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Meet Flirty the miniature horse and service animal for Bellevue woman

Meet Flirty the miniature horse and service animal for Bellevue woman

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Yes, that was a miniature horse you saw walking inside Baker’s Supermarket at Twin Creek in Bellevue.

Flirty is a miniature service horse belonging to Abrea Hensley, and the two have been together since 2017.

“I don’t know what I would do without her, even if I was cured today,” Hensley said. “She’s my constant companion.”

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Miniature horses can be trained to work and perform tasks for a person with disabilities. Hensley said Flirty helps her with medical alerts and mobility assistance.

Hensley, who trained horses for 20 years, said Flirty was a show pony before her job as a service animal.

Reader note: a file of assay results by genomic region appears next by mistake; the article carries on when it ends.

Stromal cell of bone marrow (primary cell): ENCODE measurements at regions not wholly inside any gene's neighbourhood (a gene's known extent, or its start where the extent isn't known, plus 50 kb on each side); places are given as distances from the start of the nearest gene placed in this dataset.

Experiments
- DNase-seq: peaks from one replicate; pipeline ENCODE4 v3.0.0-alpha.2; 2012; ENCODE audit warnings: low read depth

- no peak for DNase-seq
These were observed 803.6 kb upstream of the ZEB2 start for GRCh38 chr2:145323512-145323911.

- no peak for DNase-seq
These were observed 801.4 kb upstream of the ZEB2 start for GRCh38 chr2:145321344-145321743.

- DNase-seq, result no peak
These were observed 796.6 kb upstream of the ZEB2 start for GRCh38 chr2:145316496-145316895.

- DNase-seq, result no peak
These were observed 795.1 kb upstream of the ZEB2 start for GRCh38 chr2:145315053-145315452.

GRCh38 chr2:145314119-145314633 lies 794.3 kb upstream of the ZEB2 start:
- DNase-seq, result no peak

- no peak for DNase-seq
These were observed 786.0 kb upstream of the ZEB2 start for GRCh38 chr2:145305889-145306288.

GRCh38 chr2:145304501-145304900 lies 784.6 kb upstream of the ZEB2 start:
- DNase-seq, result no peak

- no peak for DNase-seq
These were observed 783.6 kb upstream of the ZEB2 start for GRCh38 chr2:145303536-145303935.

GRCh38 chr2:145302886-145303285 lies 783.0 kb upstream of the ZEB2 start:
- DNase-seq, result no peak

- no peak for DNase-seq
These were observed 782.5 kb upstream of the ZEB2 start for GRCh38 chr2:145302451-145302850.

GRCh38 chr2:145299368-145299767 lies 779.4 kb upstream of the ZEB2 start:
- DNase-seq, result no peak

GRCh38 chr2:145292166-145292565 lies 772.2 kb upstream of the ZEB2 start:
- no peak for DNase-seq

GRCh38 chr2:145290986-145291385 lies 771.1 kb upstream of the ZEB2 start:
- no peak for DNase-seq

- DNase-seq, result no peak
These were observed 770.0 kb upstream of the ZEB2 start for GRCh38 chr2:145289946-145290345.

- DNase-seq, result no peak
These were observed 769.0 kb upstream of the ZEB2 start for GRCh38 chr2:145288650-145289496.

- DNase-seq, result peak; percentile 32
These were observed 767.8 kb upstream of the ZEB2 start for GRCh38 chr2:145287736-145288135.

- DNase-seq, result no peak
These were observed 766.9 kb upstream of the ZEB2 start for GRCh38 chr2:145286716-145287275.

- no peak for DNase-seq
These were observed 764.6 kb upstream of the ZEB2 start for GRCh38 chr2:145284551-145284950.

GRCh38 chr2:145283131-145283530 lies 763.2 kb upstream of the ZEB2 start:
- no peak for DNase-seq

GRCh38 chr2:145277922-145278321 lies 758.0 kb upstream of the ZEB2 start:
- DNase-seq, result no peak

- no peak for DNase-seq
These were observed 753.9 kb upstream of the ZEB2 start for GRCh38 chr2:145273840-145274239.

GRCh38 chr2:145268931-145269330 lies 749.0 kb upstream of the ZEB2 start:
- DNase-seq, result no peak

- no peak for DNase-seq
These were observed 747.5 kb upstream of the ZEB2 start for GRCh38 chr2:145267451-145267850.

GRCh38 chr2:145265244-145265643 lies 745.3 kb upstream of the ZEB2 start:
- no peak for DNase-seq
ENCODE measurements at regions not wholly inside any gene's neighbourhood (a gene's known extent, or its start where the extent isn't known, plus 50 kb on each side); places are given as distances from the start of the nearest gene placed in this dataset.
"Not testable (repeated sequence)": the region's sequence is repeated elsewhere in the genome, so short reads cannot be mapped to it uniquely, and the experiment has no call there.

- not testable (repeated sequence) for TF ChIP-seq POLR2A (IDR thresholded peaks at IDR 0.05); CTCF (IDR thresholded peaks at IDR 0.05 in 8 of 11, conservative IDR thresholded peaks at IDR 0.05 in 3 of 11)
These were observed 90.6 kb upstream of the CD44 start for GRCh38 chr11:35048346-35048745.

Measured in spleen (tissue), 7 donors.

Flirty, who recently turned 7, can live for up to 35 years.

“She’ll have the working lifespan of about three service dogs,” Hensley said.

Training Flirty has been easy, Hensley said, because Flirty was used to being out in public.

“One of the hardest things with training any service animal is getting them used to public situations,” Hensley said.

Because of the show pony experience, Hensley said Flirty has the attitude of “been everywhere and done everything.”

Before working with Flirty, Hensley said she wasn’t able to complete shopping trips and would have a panic attack and either have to abandon her cart or leave without everything that was on her shopping list.

As a working animal, Flirty’s job is to be aware of any medical alerts of her handler, so it is important to limit distractions when the two are together. For that reason, Flirty will block people from getting too close to Hensley by creating a physical barrier.

Hensley said children are better about asking to pet Flirty. When she does not let them pet the horse, she gives them a card with information about the horse so kids don’t feel turned down.

Adults, on the other hand, are more likely to pet Flirty without permission.

Hensley said her service animal is housetrained and will not cause a mess in public spaces.

“She won’t go in a store — she actually hates pooping in public,” Hensley said.

“She would rather wait until we get home.”

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